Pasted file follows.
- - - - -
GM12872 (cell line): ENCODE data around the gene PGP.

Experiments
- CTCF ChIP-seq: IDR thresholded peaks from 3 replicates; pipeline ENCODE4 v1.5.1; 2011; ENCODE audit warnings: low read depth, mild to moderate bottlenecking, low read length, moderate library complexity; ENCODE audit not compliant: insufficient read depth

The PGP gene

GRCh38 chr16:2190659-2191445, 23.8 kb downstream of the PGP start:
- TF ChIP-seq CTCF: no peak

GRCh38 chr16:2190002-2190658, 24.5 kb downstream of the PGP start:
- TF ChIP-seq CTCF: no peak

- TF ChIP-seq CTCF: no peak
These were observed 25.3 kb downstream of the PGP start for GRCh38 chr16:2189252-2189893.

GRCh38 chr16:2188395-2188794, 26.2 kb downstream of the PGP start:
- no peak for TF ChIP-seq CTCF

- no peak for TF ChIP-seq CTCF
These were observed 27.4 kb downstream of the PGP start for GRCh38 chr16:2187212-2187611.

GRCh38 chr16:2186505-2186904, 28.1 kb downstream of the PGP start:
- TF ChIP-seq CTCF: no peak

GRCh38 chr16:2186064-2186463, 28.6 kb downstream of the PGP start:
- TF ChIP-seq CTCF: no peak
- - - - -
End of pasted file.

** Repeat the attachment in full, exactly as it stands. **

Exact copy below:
GM12872 (cell line): ENCODE data around the gene PGP.

Experiments
- CTCF ChIP-seq: IDR thresholded peaks from 3 replicates; pipeline ENCODE4 v1.5.1; 2011; ENCODE audit warnings: low read depth, mild to moderate bottlenecking, low read length, moderate library complexity; ENCODE audit not compliant: insufficient read depth

The PGP gene

GRCh38 chr16:2190659-2191445, 23.8 kb downstream of the PGP start:
- TF ChIP-seq CTCF: no peak

GRCh38 chr16:2190002-2190658, 24.5 kb downstream of the PGP start:
- TF ChIP-seq CTCF: no peak

- TF ChIP-seq CTCF: no peak
These were observed 25.3 kb downstream of the PGP start for GRCh38 chr16:2189252-2189893.

GRCh38 chr16:2188395-2188794, 26.2 kb downstream of the PGP start:
- no peak for TF ChIP-seq CTCF

- no peak for TF ChIP-seq CTCF
These were observed 27.4 kb downstream of the PGP start for GRCh38 chr16:2187212-2187611.

GRCh38 chr16:2186505-2186904, 28.1 kb downstream of the PGP start:
- TF ChIP-seq CTCF: no peak

GRCh38 chr16:2186064-2186463, 28.6 kb downstream of the PGP start:
- TF ChIP-seq CTCF: no peak